By Lynn Venhaus
A juicy neo-noir thriller, “The Burnt Orange Heresy” has a lush backdrop, a steamy love affair and a fascinating setting in the international art world.
James Figueras (Claes Bang), a charming and ambitious art critic, spends his days in Milan lecturing tourists about art history. It’s an easy way to make a buck and he is quite good at it. He is invited to the estate of wealthy art dealer Joseph Cassidy (Mick Jagger) and brings along new love interest Berenice Hollis (Elizabeth Debicki), an American on holiday. Also living on the property near Lake Como is reclusive artist Jerome Debney (Donald Sutherland).
As James has fallen from grace, a shot at redemption is appealing – and provides a financial opportunity. But is this scheme worth it? Turns out, everyone has secrets! As a web of intrigue gets more tangled, we learn more about the four people who are integral to this story.
Based on Charles Willeford’s 1971 novel, the film has much to recommend. The script is adapted by Scott B. Smith, whose book-turned-into-film “A Simple Plan” followed a similar pattern of a too-good-to-be-true scheme that goes horribly awry.
We’re in Milan as the story begins with witty banter between smart and attractive people — and sparks soon fly between Claes Bang and Elizabeth Debecki.
Once we arrive at the luxurious northern Italian villa owned by the rich and roguish Joseph Cassidy, there is a palpable air of mystery. What fate awaits?
Man of the house Mick Jagger, who is only in two scenes, makes the most of his mischievous international wheeler-dealer. With a twinkle in his eye and hints at danger, he’s fun to watch.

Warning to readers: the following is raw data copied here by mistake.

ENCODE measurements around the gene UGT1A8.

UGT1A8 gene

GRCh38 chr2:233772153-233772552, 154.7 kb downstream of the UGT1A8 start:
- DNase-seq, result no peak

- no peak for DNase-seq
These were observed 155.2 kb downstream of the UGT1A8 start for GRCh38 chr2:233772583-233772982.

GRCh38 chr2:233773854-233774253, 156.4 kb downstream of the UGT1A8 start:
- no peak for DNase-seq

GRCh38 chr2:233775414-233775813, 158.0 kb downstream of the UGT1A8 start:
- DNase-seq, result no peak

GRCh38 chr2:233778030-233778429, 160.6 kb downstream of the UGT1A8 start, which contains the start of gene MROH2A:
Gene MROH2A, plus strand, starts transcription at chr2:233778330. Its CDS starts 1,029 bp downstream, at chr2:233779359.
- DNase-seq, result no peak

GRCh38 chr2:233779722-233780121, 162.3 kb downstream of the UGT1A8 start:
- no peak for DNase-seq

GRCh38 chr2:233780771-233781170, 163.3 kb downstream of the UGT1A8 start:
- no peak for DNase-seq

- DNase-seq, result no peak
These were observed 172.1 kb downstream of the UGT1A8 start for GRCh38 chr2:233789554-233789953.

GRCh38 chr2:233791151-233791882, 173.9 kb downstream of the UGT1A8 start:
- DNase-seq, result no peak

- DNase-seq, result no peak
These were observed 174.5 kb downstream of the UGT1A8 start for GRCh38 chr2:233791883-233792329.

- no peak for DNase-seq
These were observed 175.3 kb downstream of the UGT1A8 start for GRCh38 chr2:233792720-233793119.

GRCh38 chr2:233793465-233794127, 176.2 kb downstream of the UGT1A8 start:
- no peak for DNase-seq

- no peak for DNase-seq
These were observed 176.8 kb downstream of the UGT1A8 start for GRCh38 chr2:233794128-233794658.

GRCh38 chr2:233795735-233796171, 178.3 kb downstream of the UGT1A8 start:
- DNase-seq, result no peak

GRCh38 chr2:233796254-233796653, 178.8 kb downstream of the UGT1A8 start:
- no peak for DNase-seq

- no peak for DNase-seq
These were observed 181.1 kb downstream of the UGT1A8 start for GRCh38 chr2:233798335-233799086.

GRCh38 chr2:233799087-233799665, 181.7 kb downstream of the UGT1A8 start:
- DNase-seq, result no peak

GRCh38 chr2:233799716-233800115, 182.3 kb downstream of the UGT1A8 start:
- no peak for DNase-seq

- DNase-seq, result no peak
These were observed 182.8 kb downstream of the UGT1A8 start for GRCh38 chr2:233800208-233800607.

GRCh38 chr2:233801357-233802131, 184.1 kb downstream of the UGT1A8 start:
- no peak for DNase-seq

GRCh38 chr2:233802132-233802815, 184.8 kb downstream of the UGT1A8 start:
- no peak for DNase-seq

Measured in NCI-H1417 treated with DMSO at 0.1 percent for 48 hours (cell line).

So is Donald Sutherland as a reclusive aging artist. Debney’s reputation rises and falls, a sign of art’s hard-to-interpret and sometimes fickle nature. Director Giuseppe Capotondi shows both the sophistication and the pretensions of the art world.
This is Capotondi’s first English-language feature after the intriguing “The Double Hour” in 2009, and he is good at setting up symbols and clever with details. With cinematographer David Ungaro and production designer Totoi Santoro, they give us breathtaking panoramas and an opulent estate. Composer Craig Armstrong’s score enhances the ‘something’s afoot’ tone.
Bang, who made the art satire “The Square” a few years ago, and Debecki, good in “Widows,” have terrific chemistry from the start. Her small-town teacher character is more enigmatic than he is, and the men are all captivated by her.
That is why the third act, which some find problematic, worked for me. It may stretch logic a tad, but all film noir has delicious zigs and zags.
As a luscious summer escape, sink into a gorgeous place with pretty people and signs of temptation everywhere – where will it lead? Follow the twists and turns, and you will be rewarded.
“The Burnt Orange Heresy” is a thriller directed by Giuseppe Capotondi, starring Claes Bang, Elizabeth Debecki, Mick Jagger and Donald Sutherland. It is Rated R for some sexual content/nudity, language, drug use and violence. Run-time is: 99 min.
Lynn’s Grade: A-
Video on Demand and Select Theatres This film closed the Venice Film Festival last fall and is now available on demand and is playing in select theaters, including the Hi-Pointe Theatre, as of Aug. 7.
Lynn Venhaus has had a continuous byline in St. Louis metro region publications since 1978. She is a Rotten Tomatoes-approved film critic, currently reviews films for Webster-Kirkwood Times and KTRS Radio, covers entertainment for PopLifeSTL.com and co-hosts podcast PopLifeSTL.com…Presents, and writes features and news for Belleville News-Democrat and contributes to other publications. She is a member of CCA, AWFJ and St. Louis Film Critics Association. She is a founding member of the St. Louis Theater Circle.